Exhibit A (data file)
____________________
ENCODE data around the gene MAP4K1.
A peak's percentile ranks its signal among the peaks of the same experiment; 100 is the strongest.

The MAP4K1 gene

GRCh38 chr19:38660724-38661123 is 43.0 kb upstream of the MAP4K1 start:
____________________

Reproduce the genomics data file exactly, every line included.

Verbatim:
ENCODE data around the gene MAP4K1.
A peak's percentile ranks its signal among the peaks of the same experiment; 100 is the strongest.

The MAP4K1 gene

GRCh38 chr19:38660724-38661123 is 43.0 kb upstream of the MAP4K1 start: